That is, until recently. I should preface this with the fact that I grew up a loyal and devoted Yankees baseball fan. I was a Yankee for Halloween (perhaps without a choice) at least three times. My family, namely my mother father and sister, haven't missed a game on tv in years. Curiously it's my sister Sara who's the most devoted (and loudest) fan of them all. So I've been watching the past couple games, if for no other reason than to try to understand how something so simple could draw so many people so many days for so many years. Last night's game housed 43,867 people. And after three games, I was hooked. It is truly exhilarating. There's something about watching these people, experts in their field, under the greatest amount of pressure possible, that makes your heart pump like nothing else. Watching sports makes you feel alive. If you let yourself.
I'm reminded of last year's Super Bowl, which I watched with my friend and fellow RSF blogger David. Neither of us cared about football. Neither of us cared about the Giants. I only knew the rules of the game from being in my high school marching band and half paying attention to every single high school game for four years. We were really only in it for the commercials. But when the Giants were behind, and that dude caught the football on his helmet, the two of us literally, without thinking, jumped onto the couch and shouted for about a minute. We went from not giving a shit, to being totally invigorated by a sport we wanted nothing to do with.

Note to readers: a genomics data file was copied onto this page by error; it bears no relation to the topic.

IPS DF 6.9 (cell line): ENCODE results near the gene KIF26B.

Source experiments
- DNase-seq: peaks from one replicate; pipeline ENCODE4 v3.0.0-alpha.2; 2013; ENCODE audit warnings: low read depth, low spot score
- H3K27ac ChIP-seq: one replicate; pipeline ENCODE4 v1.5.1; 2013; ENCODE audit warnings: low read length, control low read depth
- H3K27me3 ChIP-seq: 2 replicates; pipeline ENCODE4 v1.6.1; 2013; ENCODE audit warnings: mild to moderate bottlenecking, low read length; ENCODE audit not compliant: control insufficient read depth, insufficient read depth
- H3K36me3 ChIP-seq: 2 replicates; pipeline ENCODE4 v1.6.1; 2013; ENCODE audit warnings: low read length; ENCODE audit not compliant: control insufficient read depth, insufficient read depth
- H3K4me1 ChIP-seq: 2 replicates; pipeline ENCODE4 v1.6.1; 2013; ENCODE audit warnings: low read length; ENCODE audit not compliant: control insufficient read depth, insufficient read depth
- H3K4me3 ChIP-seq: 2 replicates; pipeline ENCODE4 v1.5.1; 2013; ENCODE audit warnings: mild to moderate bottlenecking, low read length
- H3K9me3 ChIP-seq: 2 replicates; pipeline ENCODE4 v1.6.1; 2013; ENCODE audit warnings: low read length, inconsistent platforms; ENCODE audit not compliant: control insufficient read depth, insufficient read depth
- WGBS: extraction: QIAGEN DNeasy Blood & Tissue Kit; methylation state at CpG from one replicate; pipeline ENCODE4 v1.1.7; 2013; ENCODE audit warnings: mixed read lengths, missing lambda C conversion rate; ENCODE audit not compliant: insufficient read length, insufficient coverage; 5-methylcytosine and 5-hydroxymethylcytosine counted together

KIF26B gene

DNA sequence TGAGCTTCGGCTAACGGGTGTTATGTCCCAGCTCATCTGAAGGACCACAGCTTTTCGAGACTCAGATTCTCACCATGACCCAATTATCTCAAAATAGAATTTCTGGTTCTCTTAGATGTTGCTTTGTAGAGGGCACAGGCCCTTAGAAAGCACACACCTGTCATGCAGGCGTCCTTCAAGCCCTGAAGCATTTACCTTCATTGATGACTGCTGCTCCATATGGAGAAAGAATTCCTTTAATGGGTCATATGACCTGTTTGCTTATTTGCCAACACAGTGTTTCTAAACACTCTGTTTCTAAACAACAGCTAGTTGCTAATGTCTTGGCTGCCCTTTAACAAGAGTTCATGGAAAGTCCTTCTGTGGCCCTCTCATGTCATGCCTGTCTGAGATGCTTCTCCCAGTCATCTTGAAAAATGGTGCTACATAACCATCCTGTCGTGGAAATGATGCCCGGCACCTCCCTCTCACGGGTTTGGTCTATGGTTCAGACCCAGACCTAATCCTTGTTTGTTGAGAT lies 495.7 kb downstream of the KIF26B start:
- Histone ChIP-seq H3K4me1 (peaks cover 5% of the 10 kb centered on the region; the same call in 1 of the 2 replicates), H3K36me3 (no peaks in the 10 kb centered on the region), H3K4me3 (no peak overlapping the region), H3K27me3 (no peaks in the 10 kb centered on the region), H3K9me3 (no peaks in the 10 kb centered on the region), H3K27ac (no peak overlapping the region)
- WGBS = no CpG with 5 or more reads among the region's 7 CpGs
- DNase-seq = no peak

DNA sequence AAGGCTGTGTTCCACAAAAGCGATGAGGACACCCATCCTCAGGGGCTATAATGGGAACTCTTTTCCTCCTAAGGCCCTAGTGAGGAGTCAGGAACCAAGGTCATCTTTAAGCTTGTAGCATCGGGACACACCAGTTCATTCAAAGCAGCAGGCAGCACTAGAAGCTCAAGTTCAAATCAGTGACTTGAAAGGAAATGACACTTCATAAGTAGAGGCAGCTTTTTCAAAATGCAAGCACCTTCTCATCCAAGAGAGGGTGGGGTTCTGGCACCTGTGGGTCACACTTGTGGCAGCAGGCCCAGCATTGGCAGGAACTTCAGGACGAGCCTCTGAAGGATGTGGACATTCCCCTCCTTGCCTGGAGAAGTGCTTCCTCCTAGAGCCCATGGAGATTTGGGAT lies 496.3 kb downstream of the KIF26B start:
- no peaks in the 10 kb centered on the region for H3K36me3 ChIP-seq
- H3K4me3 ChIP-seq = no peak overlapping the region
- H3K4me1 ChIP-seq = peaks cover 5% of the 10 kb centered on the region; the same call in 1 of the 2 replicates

Now I'm certainly not going to start wearing shirts with team logos. I'm not going to refer to a team as if I belong to it, i.e. "my yankees". I will still make fun of the people that do. I'm not gonna fall in love with Coors Light and call people queers. But I don't know. I think I'm starting to see what all the fuss is about.